If you follow management trends in the past decade, you’ve seen Emotional Intelligence (EQ) become a buzz word for many. Emotional intelligence is defined as the “capability of individuals to recognize their own emotions and those of others, discern between different feelings and label them appropriately, use emotional information to guide thinking and behavior, and manage and/or adjust emotions to adapt to environments or achieve one’s goals.” Emotional intelligence has been considered the weak link for many highly qualified contributors who can’t translate individual ability into management productivity.
For many of us who have had impossibly bad bosses, the only question we’ve had is, “What took you so long?” Bad managers, or even good project managers, who can’t relate to their employees have been around for as long as there have been hierarchical structures. The first caveperson chief who threatened his underling with a bump on the head from his big club was exercising pre-EQ management style. Nowadays, similar managers holding symbolic big clubs are expected to take a look at the Meyers-Briggs scores of every team member and try to ferret out the best way to organize and motivate all of the different types of people in the workforce.
The EQ movement has been a big step forward to a more humane workforce. The problem is that much of this thinking is formulaic. Step 1: Identify your ENTPs (or other Meyers-Briggs type). Step 2: Manage them based on a defined set of ways of working with that “type” of person. The humanity has been sucked out of the process as each individual is reduced to a series of letters or scores that pigeonhole the employee for all time.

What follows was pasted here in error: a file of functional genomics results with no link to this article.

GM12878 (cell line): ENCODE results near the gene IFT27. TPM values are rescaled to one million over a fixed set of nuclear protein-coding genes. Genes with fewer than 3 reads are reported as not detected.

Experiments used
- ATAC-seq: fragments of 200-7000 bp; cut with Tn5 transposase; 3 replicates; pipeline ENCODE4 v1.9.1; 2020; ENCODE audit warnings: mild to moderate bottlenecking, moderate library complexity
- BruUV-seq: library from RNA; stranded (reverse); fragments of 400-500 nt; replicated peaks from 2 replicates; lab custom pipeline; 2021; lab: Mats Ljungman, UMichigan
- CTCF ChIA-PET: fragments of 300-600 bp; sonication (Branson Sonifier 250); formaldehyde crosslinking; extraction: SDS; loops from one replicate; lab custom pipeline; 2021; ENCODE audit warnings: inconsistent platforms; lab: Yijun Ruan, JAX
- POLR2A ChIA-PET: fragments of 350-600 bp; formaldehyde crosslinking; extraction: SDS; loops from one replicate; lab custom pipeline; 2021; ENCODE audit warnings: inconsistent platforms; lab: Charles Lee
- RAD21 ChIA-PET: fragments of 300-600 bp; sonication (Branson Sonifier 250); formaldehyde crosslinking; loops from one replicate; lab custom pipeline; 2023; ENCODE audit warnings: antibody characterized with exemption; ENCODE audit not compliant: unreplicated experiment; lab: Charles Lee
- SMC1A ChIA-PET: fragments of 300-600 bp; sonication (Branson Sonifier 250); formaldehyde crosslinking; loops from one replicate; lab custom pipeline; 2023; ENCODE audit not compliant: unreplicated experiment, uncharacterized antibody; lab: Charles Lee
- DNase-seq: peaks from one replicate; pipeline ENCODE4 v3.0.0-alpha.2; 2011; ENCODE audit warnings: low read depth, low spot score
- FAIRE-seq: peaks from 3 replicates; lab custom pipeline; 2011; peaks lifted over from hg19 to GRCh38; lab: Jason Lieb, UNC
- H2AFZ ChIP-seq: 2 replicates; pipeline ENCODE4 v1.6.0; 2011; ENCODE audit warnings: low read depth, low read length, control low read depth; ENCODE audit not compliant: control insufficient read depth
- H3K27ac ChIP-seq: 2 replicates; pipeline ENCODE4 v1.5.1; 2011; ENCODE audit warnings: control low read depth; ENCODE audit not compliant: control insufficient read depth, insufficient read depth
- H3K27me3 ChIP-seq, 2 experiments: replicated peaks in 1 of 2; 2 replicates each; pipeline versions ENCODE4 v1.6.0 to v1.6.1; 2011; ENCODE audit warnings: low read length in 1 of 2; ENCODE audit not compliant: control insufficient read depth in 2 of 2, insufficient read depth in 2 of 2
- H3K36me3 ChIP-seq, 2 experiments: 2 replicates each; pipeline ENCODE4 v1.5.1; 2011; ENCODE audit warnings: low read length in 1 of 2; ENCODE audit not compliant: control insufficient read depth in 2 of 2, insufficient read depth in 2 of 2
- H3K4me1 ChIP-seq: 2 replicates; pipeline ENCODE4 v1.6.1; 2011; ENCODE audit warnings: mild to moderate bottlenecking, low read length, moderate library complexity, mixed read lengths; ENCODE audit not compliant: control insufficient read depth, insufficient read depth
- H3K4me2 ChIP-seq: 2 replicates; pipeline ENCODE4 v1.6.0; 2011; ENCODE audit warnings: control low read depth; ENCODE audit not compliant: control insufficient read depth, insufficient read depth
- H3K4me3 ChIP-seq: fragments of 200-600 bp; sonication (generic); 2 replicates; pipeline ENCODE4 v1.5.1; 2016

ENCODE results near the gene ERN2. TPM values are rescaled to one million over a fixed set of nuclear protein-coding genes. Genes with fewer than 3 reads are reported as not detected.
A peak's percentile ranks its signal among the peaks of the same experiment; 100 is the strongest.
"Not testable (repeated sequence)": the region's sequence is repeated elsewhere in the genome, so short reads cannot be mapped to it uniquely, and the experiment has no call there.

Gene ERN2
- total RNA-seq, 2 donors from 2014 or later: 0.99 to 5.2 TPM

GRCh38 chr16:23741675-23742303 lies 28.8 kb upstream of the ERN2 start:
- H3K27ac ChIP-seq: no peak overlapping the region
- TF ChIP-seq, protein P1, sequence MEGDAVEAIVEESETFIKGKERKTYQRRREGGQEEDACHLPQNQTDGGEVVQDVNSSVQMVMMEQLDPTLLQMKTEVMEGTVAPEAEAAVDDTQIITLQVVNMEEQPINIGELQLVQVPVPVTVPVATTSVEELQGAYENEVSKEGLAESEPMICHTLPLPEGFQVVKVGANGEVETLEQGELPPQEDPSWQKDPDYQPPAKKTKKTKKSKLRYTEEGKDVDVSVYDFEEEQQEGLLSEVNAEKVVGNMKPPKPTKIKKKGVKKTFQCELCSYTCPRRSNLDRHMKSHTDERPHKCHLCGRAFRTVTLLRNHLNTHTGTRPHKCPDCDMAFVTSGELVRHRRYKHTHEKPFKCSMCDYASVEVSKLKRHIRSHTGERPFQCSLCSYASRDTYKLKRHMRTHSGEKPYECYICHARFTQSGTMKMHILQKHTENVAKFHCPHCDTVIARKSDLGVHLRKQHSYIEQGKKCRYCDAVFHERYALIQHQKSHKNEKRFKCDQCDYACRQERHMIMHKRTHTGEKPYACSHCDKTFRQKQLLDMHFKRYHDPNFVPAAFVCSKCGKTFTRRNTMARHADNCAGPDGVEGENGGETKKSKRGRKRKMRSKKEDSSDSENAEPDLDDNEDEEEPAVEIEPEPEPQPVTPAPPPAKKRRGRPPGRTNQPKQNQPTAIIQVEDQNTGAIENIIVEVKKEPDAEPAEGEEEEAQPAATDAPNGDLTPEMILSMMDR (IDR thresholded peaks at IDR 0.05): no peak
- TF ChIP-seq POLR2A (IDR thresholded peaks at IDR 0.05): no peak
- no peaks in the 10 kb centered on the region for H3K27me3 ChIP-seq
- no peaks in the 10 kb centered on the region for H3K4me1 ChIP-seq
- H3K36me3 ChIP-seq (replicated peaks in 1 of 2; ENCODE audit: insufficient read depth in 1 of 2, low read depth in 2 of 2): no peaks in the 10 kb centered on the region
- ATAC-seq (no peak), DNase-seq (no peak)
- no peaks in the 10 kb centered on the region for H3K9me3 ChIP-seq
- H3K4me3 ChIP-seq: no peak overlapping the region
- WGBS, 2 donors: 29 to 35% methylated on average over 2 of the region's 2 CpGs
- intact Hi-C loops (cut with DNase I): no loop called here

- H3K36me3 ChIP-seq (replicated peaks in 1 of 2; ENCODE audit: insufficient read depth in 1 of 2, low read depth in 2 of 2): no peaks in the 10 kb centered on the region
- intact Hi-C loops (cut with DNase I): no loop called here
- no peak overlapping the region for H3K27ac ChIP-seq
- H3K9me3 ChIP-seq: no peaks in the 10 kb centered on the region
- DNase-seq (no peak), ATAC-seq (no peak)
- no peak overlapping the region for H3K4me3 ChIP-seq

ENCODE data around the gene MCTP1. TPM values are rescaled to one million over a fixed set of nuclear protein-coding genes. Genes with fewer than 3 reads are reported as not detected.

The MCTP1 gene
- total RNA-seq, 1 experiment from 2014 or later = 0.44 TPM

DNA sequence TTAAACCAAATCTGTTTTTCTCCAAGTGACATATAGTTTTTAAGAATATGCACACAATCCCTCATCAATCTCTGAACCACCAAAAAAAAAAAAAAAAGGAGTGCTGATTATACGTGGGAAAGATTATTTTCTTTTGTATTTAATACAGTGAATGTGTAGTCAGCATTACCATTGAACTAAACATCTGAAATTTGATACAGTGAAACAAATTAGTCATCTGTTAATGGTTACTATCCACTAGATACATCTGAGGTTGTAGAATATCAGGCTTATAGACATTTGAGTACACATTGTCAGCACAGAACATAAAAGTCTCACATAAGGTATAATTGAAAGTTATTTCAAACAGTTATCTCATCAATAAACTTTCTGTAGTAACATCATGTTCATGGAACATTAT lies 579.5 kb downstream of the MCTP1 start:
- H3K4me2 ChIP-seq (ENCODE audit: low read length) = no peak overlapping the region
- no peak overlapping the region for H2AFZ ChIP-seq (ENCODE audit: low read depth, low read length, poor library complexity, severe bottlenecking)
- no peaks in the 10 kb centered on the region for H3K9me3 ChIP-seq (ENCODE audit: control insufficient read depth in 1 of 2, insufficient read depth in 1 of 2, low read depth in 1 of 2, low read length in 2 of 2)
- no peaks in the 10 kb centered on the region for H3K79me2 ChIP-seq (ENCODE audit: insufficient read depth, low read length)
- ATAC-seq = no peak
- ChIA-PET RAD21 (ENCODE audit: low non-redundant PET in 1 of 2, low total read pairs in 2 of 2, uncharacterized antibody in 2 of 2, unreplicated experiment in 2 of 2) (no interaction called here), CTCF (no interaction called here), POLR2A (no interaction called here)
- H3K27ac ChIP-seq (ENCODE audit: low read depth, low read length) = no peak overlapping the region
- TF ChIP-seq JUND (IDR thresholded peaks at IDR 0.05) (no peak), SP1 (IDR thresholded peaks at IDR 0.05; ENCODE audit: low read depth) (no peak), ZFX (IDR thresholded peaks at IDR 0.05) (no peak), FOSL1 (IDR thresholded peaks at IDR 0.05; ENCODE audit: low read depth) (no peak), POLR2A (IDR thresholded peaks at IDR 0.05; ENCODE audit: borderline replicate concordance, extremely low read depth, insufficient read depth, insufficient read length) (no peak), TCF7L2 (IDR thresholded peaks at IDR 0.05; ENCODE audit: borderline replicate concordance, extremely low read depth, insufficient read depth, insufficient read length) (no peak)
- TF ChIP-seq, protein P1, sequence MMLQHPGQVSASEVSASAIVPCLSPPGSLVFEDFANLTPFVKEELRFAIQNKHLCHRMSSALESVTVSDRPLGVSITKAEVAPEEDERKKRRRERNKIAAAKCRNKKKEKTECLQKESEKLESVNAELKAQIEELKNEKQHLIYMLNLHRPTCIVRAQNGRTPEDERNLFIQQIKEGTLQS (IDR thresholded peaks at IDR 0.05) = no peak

What if the real management break-through was in helping the manager, him or herself, change the way he or she sees the world? What if the manager could see the world in a more skillful and empathetic way? And find more of what we would define as happiness (less fear, regret, disappointment) during the day?
What effect would that have on how we feel about work, not to mention the results we achieve while at our desks?
I am experimenting right now with a new concept called Positive Intelligence. Positive Intelligence posits that we can and should teach our mind to recognize negative voices within our heads, and provides a framework for substituting them with more skillful ways of looking at the world.
The history of Positive Intelligence concepts
The concepts behind Positive Intelligence will be familiar to most people and are not new . They derive from research that shows that the brain can change over time, commonly referred to as neuroplasticity.
Even just 40 years ago, young neuroscientists like Mike Merzenich at UC Berkeley were literally laughed at by colleagues who thought that the brain was an impossibly complicated but basically inert organ. They couldn’t imagine that the human brain could “rewire” itself to learn new things after maturity, or remap its wiring to recover from a tumor or other trauma.
Of course, by now we’ve all read of countless situations where adults with brains damaged in car crashes or ravaged by cancer have relearned how to all of life’s little tasks. After the invention of the MRI machine in the 1950s, neuroscientists could finally examine the brain without surgery to confirm what they had witnessed with individual patients: the brain is changeable.